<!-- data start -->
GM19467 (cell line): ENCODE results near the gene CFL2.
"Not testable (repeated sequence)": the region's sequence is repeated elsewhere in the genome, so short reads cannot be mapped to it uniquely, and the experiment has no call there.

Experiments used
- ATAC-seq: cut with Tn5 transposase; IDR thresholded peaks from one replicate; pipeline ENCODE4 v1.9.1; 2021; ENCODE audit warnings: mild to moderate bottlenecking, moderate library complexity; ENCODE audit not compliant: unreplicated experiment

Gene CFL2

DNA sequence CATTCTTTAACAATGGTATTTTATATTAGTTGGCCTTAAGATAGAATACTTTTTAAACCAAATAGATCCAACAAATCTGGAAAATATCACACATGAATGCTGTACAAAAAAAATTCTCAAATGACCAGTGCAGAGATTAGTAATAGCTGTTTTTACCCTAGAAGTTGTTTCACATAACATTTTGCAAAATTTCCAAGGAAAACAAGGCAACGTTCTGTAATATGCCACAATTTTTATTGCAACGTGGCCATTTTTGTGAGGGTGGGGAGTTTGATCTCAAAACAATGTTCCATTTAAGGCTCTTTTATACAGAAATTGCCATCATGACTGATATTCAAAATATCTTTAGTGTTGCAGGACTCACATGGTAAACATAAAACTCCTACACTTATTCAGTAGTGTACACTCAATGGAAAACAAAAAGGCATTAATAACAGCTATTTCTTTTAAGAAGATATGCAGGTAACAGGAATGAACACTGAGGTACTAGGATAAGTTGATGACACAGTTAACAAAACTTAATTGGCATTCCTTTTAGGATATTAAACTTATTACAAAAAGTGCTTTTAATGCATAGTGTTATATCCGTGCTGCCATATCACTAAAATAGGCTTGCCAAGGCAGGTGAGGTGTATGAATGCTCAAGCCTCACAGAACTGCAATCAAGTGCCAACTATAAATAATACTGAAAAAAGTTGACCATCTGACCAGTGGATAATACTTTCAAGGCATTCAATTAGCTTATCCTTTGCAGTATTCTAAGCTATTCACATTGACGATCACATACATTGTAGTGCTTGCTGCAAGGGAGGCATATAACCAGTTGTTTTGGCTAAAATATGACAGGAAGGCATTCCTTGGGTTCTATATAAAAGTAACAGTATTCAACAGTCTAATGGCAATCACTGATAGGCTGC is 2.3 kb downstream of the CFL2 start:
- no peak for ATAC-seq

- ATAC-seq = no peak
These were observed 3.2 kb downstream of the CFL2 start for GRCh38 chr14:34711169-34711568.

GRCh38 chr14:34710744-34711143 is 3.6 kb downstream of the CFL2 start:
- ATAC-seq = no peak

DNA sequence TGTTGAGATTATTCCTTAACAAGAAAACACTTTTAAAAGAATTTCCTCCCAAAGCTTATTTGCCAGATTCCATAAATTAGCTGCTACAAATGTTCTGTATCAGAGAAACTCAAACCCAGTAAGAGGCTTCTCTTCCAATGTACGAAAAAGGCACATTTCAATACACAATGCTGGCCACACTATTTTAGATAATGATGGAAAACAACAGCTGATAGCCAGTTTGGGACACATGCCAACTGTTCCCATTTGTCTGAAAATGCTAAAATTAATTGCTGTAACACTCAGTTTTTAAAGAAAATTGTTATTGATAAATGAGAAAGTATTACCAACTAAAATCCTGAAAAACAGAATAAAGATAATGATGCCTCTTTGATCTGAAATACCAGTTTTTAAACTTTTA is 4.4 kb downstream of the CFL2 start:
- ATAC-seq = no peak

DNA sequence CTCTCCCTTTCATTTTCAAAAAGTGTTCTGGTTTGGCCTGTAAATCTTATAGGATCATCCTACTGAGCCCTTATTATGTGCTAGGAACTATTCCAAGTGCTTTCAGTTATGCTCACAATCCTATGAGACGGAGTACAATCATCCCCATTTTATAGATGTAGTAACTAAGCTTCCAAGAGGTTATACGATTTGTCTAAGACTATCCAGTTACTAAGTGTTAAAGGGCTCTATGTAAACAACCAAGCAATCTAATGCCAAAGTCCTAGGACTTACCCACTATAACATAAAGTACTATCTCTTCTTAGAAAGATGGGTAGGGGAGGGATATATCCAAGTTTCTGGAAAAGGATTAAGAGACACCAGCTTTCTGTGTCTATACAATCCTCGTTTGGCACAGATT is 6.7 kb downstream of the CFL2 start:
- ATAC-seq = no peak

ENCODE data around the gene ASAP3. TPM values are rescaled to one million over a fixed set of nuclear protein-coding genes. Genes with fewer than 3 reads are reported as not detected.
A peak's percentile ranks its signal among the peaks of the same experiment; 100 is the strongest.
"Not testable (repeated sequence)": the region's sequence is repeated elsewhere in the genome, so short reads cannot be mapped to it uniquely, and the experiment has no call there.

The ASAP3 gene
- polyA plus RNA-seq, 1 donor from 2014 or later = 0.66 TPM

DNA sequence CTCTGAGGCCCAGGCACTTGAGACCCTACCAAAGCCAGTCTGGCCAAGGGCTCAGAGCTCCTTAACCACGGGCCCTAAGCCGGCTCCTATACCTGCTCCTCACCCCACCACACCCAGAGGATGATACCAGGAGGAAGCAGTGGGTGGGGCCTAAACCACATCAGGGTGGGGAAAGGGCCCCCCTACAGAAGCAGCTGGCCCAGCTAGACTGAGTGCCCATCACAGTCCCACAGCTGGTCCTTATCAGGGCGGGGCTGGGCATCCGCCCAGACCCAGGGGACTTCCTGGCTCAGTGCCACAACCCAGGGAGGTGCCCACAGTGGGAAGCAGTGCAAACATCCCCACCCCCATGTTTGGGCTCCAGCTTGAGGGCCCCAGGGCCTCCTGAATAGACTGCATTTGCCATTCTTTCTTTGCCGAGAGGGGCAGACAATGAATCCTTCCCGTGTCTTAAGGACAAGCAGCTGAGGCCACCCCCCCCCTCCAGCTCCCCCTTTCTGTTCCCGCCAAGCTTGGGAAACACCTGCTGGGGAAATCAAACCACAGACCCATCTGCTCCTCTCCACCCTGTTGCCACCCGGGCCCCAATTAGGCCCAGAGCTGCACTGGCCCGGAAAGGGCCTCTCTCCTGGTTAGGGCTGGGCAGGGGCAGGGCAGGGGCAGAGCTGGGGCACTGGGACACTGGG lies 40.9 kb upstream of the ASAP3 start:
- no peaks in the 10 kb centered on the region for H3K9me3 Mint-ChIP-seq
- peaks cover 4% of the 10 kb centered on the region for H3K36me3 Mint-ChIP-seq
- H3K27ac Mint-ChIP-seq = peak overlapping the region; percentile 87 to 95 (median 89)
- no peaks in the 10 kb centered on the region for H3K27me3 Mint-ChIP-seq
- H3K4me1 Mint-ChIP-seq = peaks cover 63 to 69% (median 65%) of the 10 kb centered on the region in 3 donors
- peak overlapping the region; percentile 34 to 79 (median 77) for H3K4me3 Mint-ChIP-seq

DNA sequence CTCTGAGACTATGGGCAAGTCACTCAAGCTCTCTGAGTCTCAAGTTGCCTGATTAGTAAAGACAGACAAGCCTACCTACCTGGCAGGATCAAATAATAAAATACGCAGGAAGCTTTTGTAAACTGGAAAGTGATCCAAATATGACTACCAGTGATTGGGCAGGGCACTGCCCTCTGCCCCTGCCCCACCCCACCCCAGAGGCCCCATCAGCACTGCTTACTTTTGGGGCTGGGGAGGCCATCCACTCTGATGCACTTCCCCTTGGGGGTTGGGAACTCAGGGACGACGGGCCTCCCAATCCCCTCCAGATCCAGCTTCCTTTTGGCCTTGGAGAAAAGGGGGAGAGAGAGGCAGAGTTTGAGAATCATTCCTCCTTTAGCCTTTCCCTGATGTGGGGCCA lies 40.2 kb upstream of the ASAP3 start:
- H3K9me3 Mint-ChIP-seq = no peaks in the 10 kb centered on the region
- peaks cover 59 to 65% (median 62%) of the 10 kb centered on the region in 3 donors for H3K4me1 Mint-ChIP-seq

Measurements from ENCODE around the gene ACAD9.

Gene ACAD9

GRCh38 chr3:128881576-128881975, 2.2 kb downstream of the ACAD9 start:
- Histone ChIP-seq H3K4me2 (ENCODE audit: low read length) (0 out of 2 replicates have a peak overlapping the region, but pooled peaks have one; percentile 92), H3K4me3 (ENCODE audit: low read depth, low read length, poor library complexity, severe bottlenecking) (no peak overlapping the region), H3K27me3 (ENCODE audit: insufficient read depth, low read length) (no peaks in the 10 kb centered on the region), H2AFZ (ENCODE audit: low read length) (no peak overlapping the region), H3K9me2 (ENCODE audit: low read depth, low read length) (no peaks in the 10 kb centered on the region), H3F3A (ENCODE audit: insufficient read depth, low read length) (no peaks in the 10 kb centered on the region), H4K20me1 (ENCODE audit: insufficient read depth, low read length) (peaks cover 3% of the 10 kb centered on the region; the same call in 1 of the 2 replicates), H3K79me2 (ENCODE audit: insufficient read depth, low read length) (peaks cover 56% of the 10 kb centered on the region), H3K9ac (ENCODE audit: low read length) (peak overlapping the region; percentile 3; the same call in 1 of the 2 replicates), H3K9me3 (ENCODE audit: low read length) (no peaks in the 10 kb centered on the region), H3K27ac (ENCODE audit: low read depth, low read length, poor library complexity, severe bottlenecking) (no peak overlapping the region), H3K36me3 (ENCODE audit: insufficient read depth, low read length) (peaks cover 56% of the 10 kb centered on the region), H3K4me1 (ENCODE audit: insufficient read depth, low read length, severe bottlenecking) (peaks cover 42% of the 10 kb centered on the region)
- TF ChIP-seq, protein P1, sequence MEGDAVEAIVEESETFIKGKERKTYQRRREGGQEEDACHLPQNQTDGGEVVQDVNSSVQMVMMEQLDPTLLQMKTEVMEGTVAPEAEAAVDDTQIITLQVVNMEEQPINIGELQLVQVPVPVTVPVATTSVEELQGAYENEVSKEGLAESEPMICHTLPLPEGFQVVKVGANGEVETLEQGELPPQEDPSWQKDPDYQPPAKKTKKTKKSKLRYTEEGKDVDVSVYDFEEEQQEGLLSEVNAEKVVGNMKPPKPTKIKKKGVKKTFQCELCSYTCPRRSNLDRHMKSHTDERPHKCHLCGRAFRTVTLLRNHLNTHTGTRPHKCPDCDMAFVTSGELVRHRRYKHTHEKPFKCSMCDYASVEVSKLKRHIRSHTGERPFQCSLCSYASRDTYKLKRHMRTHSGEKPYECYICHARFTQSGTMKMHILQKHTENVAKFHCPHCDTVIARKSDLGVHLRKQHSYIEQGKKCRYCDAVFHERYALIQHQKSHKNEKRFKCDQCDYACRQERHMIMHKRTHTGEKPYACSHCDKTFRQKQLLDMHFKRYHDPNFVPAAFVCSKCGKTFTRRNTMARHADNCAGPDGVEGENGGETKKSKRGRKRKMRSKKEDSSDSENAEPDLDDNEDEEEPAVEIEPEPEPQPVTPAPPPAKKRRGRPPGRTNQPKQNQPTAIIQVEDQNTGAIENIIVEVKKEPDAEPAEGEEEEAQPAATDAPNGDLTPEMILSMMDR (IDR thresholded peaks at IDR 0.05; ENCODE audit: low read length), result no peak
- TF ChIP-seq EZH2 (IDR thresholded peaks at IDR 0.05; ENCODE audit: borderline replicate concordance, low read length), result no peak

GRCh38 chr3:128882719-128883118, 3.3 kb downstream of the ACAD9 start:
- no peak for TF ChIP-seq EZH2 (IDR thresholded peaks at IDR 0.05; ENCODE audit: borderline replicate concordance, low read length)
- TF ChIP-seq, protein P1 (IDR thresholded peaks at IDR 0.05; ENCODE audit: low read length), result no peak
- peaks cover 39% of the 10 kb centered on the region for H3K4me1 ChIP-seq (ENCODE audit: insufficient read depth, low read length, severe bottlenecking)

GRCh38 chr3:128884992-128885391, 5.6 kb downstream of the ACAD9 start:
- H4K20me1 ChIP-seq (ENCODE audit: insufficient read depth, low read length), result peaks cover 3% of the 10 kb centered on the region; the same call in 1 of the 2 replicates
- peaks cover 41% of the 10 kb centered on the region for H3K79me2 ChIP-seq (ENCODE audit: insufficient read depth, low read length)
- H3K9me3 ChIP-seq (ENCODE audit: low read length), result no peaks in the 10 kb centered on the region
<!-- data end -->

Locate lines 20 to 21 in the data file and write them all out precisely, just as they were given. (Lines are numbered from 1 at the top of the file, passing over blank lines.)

- polyA plus RNA-seq, 1 donor from 2014 or later = 0.66 TPM

DNA sequence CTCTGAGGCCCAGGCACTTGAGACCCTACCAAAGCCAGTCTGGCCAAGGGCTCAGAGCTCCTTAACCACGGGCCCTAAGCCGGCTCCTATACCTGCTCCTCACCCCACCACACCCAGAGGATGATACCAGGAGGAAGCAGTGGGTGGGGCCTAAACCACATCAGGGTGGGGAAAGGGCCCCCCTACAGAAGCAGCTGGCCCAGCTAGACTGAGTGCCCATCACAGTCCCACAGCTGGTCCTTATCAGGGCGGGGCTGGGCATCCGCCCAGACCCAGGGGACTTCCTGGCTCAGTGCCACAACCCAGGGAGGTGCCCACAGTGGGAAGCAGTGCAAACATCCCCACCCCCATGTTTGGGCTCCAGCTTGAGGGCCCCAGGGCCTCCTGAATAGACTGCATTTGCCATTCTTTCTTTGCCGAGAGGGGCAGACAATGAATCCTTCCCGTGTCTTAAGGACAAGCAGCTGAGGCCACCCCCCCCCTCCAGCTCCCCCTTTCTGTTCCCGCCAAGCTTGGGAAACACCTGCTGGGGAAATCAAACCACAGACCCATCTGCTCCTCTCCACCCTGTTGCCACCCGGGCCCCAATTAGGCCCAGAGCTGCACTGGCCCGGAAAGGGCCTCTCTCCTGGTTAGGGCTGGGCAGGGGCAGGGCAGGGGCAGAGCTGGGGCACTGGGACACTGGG lies 40.9 kb upstream of the ASAP3 start: